The organisations cited case studies, including that of Nigel, to illustrate the point. Nigel, identified as at risk of malnutrition, has no food in his house and is scared to leave home and go to the shops because of coronavirus. 

He is also not online and was recently discharged from hospital but no longer gets any support at home. He was told that food parcels would be delivered, but only received one some time ago. He is now out of food and has no family or friends who can help him.

Another example is 79-year-old Betty, who has emphysema. Her friend topped up her gas meter because she does not have the funds to do it herself and is unable to go out. Betty is very conscious of using heating and is currently using a blanket to keep warm.

She has no food other some bread and bacon given to her by a neighbour. The local Age UK, or social services, contacted her about arranging a delivery of food, but she is worried that this might not happen. Betty is lonely, has no support and is unable to contact a GP because she does not have much phone credit or enough money to top it up.

Becoming malnourished can have serious health implications for older people, increasing the risk of infection, worsening any existing long-term conditions and leading to a greater risk of falls. It also makes it harder for people to recover from an episode of ill health – a particular concern during the virus outbreak.  

Age UK’s local community hubs are shopping and delivering food parcels every day, but the charity says “there is always a worry that there are people out there that we do not know about”.

A total of 93 local Age UK branches, 70 per cent of the network, reported that they made 37,315 food deliveries, including parcels and shopping, between April 20 and May 1.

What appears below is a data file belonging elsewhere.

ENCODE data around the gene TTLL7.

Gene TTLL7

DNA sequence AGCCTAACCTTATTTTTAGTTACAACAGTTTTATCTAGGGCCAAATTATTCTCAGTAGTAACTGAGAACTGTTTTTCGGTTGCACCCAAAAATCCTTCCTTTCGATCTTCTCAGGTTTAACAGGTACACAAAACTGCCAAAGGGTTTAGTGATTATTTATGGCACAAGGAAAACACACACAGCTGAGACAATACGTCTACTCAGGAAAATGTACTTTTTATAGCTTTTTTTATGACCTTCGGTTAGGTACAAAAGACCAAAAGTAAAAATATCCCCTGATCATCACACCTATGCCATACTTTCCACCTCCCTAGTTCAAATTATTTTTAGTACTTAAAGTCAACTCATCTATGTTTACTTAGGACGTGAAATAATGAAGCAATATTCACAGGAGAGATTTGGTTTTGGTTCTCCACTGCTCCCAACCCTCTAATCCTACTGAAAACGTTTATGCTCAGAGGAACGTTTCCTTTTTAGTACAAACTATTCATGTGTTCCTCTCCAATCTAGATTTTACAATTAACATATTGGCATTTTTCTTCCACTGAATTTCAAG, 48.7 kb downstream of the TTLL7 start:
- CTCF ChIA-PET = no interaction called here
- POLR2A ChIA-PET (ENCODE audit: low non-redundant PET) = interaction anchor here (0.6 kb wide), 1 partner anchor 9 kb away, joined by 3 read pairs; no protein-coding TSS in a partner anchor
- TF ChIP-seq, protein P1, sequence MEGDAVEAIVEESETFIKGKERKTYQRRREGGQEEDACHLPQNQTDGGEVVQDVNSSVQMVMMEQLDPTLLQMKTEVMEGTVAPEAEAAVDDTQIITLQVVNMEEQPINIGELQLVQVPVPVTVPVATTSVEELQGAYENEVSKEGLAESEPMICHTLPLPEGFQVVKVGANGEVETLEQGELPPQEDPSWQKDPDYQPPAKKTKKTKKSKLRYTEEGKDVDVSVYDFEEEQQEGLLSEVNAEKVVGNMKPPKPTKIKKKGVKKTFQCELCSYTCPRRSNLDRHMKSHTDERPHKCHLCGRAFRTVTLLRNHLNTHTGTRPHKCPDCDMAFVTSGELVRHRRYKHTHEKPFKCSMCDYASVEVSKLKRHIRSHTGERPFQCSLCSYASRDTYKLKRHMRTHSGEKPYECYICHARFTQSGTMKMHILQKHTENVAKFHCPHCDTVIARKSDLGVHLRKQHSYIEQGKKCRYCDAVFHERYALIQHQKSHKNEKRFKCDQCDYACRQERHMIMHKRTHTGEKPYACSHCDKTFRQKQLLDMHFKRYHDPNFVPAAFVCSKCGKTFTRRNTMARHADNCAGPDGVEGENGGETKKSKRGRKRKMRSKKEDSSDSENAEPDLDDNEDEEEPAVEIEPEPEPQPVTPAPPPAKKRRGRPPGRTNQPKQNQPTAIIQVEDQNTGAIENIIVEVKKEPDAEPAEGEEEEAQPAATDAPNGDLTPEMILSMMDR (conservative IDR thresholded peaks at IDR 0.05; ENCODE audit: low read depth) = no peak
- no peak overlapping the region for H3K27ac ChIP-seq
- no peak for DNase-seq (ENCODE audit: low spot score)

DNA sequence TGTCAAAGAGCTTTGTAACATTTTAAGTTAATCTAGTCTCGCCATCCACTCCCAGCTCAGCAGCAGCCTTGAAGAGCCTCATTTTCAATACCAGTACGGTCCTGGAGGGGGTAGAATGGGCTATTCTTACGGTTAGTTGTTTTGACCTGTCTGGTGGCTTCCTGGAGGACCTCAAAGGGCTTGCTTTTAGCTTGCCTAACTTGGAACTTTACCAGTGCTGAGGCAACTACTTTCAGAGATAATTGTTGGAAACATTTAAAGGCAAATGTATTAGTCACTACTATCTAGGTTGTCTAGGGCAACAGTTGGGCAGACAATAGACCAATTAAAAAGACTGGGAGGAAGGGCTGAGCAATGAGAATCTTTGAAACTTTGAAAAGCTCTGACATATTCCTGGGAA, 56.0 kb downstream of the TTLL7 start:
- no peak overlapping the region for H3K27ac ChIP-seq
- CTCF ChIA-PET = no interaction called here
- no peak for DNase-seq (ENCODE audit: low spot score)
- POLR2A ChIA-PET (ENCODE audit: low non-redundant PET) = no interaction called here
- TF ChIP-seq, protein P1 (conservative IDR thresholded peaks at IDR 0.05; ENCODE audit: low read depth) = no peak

Caroline Abrahams, Age UK’s director, said: “We know there are older people living on their own in the community who are running out of food and struggling to replenish their supplies, less because of lack of money and more because they are too frightened to go out, confused by the guidance or because their usual support networks have collapsed as a result of the pandemic. 

“These people are not on anyone’s list, and in many cases they manage perfectly well during normal times. Typically, they are not online and not inclined to ask for help. However, the pandemic has pulled the rug out from under them, so their usual strategies for getting by day by day are no longer working. 

“We need to do everything we can to reach these older people, who are otherwise at really serious risk of malnutrition and worse as the days and weeks of this pandemic go on.”

Dianne Jeffrey, the MTF chairman, added: “We know that now, more than ever, it’s essential that we are all eating enough to maintain our health and well-being, so reports that many older people are struggling without the usual social care support or support of families and friends to shop, cook, eat and drink are particularly worrying.

“More needs to be done to ensure older people are getting the right help and support to remain nourished and hydrated. Malnutrition also makes it harder to recover from an episode of ill health, which is particularly worrying during this pandemic.”

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